No, there are not too many ETF’s!!!

By: ispeculatornew
Date posted: 07.20.2010 (5:00 am) | Write a Comment  (4 Comments)

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It’s crazy and almost makes me angry. Last week, my wife had cut out an article in our local newspaper where the journalist argued that the explosion of ETF’s was useless, confusing, dangerous and even perhaps an immoral attempt for the financial industry to make more commissions. I think this guy, like many others is confused about the role of ETF’s, how they can and should be used depending on the investor type and specific profile.

Just how many ETF’s are there?

This number changes every day of course as some of them open while others are closed. But there are a few more than 1000 ETF’s right now traded in US markets in a large variety of asset and subasset classes. Any trader can get involved in small or large caps, real estate (REIT), bonds, gold, oil, other commodities and many many more. I hope you noticed the distinction though, I said CAN not MUST.

Why are there over 1000 ETF’s?

The answer to this is very simple. Supply is provided for demand. No ETF issuer will create a Uranium ETF if there is no clear demand. There are high costs associated with issuing and creating ETF’s, it’s not the lemonade stand experiment that you can take down in a few minutes, far from it. There are investors interested in specific exposures and it can be cheaper and more effective to do so through ETF’s. So no, I don’t know how someone could argue that an ETF is useless. They can be used for hedging or speculation purposes. If an ETF is created and there is no demand for it, it will end up closing and costing a lot of money to the issuer, just like any other product. Not all investing is for passive, retirement purposes. Important flows are used for more active investing where these ETF’s are often a perfect fit.

How many ETF’s does Joe the plumber need?

Here is where the confusion often comes from. While I think that 1000 ETF’s is NOT too much, I would also argue that most investors can build a solid, efficient and cheap portfolio with less than 10 ETF’s. I had wrote about fixed income ETF’s and how you could have a solid portfolio with 3 to 5 ETF’s. The same could easily be done with equities.

I don’t think anyone could argue this honestly. Regular investors should have a simple and effective retirement portfolio that relies more on passive (index) investing. But for those who can afford to have another more agressive portfolio with specific investments, it is more than possible that investing in more specialised ETF’s would be a better fit.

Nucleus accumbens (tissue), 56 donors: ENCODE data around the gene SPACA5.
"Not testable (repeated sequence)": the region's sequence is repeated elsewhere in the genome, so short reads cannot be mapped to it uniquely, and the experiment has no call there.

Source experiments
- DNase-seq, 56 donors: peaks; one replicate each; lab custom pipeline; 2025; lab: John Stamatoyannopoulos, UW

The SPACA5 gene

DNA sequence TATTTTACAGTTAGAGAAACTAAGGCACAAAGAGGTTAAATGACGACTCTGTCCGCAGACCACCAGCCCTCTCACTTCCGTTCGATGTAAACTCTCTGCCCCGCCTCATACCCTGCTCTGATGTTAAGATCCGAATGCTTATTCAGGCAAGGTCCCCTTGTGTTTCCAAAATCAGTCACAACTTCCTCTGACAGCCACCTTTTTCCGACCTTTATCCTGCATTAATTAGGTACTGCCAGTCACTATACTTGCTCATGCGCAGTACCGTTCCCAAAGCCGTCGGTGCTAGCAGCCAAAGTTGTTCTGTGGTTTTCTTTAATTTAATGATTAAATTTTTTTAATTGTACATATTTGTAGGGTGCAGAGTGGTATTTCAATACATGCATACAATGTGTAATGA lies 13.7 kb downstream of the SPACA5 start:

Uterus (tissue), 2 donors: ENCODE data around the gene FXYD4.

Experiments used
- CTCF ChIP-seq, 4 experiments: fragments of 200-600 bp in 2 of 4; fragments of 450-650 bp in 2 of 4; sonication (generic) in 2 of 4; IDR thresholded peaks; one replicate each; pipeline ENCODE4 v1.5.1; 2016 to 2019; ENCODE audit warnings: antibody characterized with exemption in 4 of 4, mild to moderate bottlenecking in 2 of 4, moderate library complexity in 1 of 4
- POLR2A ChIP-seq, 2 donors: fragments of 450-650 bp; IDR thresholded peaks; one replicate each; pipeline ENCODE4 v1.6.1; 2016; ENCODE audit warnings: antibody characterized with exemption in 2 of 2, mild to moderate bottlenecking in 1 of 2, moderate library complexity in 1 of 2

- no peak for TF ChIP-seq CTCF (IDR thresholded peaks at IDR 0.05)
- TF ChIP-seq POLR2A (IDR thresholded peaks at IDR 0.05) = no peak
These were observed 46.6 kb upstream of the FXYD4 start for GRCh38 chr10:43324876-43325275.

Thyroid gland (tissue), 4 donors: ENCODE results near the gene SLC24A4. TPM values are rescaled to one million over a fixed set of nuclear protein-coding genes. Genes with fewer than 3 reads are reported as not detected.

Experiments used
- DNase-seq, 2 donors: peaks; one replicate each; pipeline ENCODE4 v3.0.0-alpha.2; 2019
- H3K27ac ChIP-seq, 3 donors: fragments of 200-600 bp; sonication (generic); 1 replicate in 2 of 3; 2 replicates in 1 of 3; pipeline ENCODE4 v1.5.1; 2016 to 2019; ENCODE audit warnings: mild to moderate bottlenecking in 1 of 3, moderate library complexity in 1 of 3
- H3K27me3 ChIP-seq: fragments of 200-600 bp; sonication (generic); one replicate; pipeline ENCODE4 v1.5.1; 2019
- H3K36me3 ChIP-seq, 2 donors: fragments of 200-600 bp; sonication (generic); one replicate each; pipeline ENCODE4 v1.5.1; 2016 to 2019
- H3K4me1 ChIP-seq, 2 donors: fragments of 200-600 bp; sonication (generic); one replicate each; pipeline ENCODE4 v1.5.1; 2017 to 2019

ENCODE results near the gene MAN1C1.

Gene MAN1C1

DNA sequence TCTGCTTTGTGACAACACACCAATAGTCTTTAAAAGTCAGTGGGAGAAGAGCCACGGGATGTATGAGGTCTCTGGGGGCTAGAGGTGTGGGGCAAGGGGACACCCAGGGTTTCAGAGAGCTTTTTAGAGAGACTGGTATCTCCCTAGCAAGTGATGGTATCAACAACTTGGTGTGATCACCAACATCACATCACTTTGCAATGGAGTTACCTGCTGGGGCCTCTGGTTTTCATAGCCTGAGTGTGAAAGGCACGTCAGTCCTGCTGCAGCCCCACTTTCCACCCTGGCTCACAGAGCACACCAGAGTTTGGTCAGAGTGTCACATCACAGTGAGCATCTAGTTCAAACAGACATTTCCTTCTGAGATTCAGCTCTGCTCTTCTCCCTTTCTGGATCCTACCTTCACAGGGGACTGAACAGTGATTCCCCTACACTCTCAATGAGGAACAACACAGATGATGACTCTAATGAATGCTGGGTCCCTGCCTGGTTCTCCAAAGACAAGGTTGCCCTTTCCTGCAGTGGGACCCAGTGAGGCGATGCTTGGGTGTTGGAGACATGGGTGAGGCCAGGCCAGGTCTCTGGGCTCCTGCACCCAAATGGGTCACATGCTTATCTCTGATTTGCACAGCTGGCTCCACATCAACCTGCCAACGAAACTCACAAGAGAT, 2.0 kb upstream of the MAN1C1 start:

If you have an investor who strongly believes that the price of gold will increase, it is now very easy to make an invesment based on that theory. It used to be a lot more complex before such specialised ETF’s existed as the investor would have needed to open a futures account, post collateral and trade in a more complex and volatile environment.

Not fraudulent

The theory of this journalist was that these ETF’s were being created to create commissions for brokers. How? More ETF’s would mean more trades and more commissions being paid out. This is complete nonsense.

1-There are almost no cases where an ETF issuer is also associated with a broker and so this relationship almost never exists. In the rare instances where it does, the issuerbroker has used the relationship to provide free commissions on the ETF’s. Not exactly fraud is it? Charles Schwab is one such example.

2-There are already thousands of stocks. If a broker wants to make “useless” trades in order to generate more commissions, there is no need to use ETF’s and using them does not make it look any better.

3-Actually the most abuse is taking place when financial advisorsbrokers are purchasing mutual funds instead of ETF’s for their wealthy clients. These clients end up paying almost 1% more of annual fees but the brokeradvisor gets trailor fees or a portion of that additional commission.

So when looking for abuse and fraud, look in other places first as ETF’s remain a very attractive choice and even if thousands more are created, that is not a problem in itself but rather an opportunity for the right investors.

Do you agree? Or do you think there are too many ETF’s? If so, would you agree that the free market will settle things in the end or do you think regulation is required?

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4 Comments

  1. Comment by Zavi — July 20, 2010 @ 8:34 am

    hahaha I think it’s an interesting debate. There are many ETFs that investors can choose from. It’s just that investors have to be careful on choosing because some are struggling or not fully understood (i.e. leveraged ETFs).

  2. Comment by The Financial Blogger — July 20, 2010 @ 9:44 am

    I think there are too many ETF’s when Joe The Plumber thinks he can handle his investments.

    Most of the time, people will trade whatever index they saw on TV ;-).

    Diversification is good, now we have reach the point of diworsification 😉

  3. Comment by IS — July 20, 2010 @ 5:20 pm

    @ Zavi – absolutely and I can imagine the day where additional forms are needed to trade those like trading options, nothing wrong with that

    @TFB – ok but then it’s probably even much worse for mutual funds right? They have at least 10x more mutual funds than ETF’s and they have bigger marketing budgets thanks to those big fees….

  4. […] they give almost unlimited possibilities. I know some investors believe that there are too many ETFs but frankly, I don’t see a problem with that, far from it. Lacking options is a problem. […]

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